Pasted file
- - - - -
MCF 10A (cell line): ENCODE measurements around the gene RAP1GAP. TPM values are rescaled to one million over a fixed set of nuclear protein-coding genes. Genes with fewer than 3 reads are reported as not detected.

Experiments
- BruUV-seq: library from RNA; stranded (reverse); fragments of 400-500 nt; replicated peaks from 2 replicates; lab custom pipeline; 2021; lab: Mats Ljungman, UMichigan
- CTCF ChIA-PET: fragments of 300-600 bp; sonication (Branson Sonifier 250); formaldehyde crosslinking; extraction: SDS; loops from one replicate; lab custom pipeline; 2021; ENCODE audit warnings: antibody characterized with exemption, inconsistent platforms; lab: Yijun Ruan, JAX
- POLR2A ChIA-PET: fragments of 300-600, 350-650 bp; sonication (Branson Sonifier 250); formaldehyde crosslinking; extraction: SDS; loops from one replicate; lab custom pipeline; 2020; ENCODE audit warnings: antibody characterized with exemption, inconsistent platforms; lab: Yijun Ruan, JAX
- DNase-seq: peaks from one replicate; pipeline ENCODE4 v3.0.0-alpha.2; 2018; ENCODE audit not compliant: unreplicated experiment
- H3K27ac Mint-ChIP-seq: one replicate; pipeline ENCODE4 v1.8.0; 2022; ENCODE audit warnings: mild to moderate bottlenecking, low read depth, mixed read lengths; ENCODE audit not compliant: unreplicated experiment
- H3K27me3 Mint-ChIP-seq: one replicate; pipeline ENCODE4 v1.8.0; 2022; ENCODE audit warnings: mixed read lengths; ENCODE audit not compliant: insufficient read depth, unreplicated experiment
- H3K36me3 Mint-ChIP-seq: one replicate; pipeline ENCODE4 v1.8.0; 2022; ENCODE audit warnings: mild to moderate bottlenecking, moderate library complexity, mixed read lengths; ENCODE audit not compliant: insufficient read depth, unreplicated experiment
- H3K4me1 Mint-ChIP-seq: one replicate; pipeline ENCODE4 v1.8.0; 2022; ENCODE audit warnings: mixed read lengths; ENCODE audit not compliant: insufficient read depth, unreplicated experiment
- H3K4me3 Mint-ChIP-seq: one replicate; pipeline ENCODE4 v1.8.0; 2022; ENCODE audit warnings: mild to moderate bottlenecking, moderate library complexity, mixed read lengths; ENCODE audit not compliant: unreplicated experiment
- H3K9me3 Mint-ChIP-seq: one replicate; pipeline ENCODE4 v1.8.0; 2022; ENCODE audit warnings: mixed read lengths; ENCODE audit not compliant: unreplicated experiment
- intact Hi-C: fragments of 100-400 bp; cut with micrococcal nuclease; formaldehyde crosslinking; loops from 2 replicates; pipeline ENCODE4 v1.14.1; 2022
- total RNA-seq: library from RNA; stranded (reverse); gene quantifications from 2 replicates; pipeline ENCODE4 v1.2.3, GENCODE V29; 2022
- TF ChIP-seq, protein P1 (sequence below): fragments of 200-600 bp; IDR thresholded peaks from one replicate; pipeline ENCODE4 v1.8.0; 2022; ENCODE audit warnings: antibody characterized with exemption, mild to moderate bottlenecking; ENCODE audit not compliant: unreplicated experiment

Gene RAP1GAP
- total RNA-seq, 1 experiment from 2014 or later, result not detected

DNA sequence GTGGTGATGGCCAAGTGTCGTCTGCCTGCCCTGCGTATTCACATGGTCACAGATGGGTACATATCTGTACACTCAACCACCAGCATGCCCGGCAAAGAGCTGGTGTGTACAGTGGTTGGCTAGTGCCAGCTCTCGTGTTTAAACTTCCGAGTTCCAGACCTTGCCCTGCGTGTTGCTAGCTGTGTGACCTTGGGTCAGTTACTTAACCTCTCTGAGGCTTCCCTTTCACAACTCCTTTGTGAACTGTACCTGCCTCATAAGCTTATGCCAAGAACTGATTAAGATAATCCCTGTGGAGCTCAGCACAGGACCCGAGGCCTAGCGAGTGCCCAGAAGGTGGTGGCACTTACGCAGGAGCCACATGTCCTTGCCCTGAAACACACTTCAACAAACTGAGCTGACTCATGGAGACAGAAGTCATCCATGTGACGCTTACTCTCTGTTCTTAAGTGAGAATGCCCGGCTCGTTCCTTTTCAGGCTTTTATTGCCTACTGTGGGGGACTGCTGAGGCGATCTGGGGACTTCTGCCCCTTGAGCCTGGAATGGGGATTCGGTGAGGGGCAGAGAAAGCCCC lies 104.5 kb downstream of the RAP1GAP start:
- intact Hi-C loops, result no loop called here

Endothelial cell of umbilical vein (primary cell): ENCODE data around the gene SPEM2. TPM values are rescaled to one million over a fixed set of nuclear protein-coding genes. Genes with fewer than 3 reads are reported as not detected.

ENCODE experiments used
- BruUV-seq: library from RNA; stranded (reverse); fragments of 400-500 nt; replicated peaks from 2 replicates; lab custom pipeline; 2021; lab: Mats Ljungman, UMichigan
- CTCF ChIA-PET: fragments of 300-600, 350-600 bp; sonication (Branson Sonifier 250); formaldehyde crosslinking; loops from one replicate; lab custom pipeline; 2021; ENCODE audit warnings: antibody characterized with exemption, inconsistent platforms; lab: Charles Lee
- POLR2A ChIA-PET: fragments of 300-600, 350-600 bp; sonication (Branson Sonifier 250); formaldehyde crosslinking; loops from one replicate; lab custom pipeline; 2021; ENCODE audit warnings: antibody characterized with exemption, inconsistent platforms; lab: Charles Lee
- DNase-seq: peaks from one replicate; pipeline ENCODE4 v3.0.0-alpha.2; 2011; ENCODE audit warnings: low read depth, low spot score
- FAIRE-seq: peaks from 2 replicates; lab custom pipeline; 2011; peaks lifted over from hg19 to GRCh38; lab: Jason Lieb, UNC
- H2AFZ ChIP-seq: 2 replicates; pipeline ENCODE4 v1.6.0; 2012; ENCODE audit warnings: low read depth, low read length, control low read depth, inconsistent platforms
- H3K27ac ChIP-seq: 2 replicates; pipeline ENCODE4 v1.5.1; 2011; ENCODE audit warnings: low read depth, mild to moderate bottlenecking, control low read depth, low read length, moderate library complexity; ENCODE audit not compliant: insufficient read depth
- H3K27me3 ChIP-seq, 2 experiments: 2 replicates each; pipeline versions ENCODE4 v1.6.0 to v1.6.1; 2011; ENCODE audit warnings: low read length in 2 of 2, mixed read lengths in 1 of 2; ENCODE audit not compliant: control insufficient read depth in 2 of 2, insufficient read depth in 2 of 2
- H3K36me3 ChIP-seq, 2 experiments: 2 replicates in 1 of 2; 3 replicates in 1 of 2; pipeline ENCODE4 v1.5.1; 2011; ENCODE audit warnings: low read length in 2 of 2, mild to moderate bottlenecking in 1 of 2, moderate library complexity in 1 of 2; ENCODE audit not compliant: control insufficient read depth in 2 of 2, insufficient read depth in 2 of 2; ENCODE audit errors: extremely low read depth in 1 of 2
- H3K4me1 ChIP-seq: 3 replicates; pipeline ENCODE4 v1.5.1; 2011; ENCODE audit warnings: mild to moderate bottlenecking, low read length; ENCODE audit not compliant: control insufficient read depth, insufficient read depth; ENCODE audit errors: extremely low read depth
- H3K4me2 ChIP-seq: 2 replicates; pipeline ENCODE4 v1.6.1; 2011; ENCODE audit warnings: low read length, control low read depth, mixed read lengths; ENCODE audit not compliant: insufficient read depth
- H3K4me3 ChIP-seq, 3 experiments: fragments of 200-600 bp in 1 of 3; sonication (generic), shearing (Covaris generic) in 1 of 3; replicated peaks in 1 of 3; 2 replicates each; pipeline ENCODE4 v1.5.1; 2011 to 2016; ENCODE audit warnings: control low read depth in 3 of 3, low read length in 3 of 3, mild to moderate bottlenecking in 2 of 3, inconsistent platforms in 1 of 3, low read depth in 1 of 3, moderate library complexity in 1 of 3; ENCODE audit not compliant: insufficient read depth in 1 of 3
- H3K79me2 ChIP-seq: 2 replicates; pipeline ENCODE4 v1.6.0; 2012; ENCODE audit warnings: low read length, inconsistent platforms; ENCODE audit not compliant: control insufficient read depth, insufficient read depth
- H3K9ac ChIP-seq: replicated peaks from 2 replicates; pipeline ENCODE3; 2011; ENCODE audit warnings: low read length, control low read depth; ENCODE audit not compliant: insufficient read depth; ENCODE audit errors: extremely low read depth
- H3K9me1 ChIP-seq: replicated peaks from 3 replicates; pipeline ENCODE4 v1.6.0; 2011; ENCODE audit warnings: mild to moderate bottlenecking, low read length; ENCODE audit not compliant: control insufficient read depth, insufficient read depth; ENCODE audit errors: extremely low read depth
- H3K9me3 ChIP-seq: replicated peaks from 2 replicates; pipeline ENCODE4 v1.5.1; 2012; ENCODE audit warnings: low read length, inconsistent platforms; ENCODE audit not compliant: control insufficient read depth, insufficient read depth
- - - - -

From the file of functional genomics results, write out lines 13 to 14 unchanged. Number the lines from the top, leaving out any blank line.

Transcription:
- intact Hi-C: fragments of 100-400 bp; cut with micrococcal nuclease; formaldehyde crosslinking; loops from 2 replicates; pipeline ENCODE4 v1.14.1; 2022
- total RNA-seq: library from RNA; stranded (reverse); gene quantifications from 2 replicates; pipeline ENCODE4 v1.2.3, GENCODE V29; 2022